Pink-taxing is an effort developed by conglomerates to sell products to women for way more than the masculine equivalent. In 2010, Consumer Reports found that woman-centric products "cost up to 50 percent more than similar, sometimes nearly identical, products for men." Some pink-taxed commodities include plus-sized clothing, dry cleaning, imported items, and—more than anything else—personal care goods. In a separate study at the University of Central Florida, for instance, researchers determined women have to spend 30 cents more on deodorant than men. A study from The New York City Department of Consumer Affairs confirmed that women spend an average of 13 percent more than men for their personal care products. The pink tax has built a system where women spend nearly $1,400 more in increased costs and fees each year than men—costs and expenses the brands blame on packaging and marketing efforts. Basically, we're all just being cheated.
Gillette is no stranger to the pink tax either. Right now, on Walgreen's website, you will find that an eight-pack of women's three-blade cartridges are $3 more than an eight-pack of men's three-blade cartridges. Unless women go rogue and buy a men's razor (like me) or shift to cheaper, unisex companies, like Harry's (which launched the female-focused Flamingo brand in late 2018), Dollar Shave Club (who guarantee no Pink Tax), or Billie (lauded as the female Dollar Shave Club), they'll be stuck purchasing overpriced blades forever.
In December 2018 (yes, last month), Gillette apparently told Vox that they'd committed themselves "to a metamorphosis." I guess Gillette's bizarre, performatively-woke commercial is the start of their transformation, as it certainly echoes past fake-woke branding campaigns that have since been called out, like Dove’s "Real Beauty" campaign. And yes, men are angry online, but unlike Nike—who angered customers so much by featuring Colin Kaepernick in an ad last year that they burned their shoes—there aren't as many in-store, name-brand razor blade options as there are shoes. So, while a few dumb men have thrown their razors in the toilet to epically own the liberals, it's more than likely they'll fish them out later and, because men are gross, shave with them.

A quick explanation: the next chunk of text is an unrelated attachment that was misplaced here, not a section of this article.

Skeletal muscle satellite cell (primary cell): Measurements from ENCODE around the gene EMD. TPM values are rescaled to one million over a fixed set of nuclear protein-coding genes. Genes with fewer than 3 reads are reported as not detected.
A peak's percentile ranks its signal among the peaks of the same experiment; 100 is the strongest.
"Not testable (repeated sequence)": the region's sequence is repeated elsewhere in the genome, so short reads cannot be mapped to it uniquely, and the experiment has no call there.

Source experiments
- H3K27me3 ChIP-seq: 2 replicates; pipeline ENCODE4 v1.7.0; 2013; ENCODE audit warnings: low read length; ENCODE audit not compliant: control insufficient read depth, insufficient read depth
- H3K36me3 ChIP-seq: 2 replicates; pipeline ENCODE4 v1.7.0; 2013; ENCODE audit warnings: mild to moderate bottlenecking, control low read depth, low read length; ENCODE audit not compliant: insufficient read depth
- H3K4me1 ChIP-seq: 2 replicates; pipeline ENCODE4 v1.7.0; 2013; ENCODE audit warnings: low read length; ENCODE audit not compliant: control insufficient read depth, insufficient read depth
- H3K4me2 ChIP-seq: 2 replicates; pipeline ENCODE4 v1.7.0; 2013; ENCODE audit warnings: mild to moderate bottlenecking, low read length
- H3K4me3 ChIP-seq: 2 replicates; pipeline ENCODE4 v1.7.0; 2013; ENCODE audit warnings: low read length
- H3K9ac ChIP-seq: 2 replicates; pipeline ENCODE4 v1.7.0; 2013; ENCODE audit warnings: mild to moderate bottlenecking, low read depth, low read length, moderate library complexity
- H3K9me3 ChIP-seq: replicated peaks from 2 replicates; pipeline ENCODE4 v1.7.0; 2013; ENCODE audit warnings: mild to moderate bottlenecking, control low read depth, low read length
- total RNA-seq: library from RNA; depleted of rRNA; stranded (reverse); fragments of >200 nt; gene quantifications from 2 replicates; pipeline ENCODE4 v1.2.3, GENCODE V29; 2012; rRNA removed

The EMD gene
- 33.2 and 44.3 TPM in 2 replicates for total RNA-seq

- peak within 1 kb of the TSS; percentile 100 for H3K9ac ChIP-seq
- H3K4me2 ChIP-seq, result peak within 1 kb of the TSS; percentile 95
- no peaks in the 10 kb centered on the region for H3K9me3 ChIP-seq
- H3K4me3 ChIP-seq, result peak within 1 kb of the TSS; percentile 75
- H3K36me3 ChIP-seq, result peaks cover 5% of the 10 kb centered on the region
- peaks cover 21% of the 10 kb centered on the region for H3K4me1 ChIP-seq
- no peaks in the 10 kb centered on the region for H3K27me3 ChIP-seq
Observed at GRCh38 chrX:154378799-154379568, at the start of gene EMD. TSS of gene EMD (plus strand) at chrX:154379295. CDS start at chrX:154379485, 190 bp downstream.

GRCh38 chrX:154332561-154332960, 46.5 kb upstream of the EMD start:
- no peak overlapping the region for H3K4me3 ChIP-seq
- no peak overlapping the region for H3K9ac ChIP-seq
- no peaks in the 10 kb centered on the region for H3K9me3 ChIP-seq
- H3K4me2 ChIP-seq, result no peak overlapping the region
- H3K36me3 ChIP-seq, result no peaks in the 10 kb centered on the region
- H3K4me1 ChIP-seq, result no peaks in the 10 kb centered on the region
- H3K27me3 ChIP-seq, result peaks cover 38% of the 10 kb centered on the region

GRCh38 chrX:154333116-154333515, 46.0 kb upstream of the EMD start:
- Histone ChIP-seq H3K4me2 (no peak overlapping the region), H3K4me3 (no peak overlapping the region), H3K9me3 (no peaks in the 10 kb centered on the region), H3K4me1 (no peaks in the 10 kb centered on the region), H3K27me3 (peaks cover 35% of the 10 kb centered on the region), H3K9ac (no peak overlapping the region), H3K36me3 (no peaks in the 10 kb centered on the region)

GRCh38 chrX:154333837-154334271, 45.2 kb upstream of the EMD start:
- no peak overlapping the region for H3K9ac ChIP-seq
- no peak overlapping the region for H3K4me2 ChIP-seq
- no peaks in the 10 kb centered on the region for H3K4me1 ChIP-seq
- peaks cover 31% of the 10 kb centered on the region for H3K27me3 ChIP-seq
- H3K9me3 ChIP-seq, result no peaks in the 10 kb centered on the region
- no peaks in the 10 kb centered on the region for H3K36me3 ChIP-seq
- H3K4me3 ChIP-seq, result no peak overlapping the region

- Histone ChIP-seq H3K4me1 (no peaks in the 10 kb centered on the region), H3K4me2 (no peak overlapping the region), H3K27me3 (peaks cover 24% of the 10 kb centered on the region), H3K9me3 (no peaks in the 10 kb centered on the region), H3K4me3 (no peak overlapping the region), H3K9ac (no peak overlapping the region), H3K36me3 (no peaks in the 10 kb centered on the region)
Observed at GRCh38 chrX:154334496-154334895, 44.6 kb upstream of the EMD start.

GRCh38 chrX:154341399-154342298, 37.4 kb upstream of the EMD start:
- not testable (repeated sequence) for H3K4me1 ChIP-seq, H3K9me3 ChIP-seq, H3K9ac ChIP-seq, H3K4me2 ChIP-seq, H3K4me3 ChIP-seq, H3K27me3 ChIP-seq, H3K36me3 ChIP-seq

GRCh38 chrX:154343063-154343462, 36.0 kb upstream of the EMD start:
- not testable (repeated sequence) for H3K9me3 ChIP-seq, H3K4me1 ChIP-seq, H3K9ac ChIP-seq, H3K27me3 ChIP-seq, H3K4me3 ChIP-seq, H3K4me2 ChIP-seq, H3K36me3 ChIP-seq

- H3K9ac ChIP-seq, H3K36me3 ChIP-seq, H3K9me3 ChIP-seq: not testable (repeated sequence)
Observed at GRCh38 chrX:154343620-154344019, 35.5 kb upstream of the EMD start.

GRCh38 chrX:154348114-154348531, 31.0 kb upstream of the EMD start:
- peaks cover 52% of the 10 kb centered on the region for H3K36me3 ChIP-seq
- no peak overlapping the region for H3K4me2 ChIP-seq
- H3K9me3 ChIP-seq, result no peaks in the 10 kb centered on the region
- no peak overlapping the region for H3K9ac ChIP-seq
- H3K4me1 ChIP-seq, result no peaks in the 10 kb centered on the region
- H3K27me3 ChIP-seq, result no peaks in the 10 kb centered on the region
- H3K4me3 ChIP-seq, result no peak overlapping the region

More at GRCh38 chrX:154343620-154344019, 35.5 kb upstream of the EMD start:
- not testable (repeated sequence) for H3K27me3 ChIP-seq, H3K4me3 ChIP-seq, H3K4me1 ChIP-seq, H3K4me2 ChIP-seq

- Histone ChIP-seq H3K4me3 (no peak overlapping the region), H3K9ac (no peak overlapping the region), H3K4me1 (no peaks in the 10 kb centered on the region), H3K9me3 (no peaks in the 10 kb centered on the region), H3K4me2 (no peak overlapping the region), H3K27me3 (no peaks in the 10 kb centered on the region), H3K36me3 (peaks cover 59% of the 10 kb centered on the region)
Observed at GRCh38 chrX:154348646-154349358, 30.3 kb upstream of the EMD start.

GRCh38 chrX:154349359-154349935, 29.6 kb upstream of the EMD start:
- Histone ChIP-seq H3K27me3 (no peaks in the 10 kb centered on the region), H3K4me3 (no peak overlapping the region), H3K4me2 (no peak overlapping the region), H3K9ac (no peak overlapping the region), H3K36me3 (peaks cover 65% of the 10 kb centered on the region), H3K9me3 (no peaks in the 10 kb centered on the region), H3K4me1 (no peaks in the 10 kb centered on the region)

What's even more unlikely is that Gillette will suffer from the so-called "backlash" at all (I'm not sure Piers Morgan objecting to any campaign is even considered backlash anymore). Gillette is #32 on Forbes' list of The World's Most Valuable Brands in 2018, worth $17.1 billion. Not to mention, the company's new, viral commercial has secured 13.5 million views on YouTube. And no, they probably don't care that the video was down-voted 708,000 times. Who cares about the angry peasants when the brand earned multiple celebrity endorsements overnight from Chrissy Teigen, Arianna Huffington, and Ava DuVernay? But I wonder if these women would still endorse the brand after recognizing that Gillette still runs ads on misogyny-soaked Fox News?
After spilling this much tea, I'm going to sit back and let it cool. I'll let you all determine for yourself whether this is a genuine display of care for women or an exploitative White Knight approach to make money for a $17.1 billion company.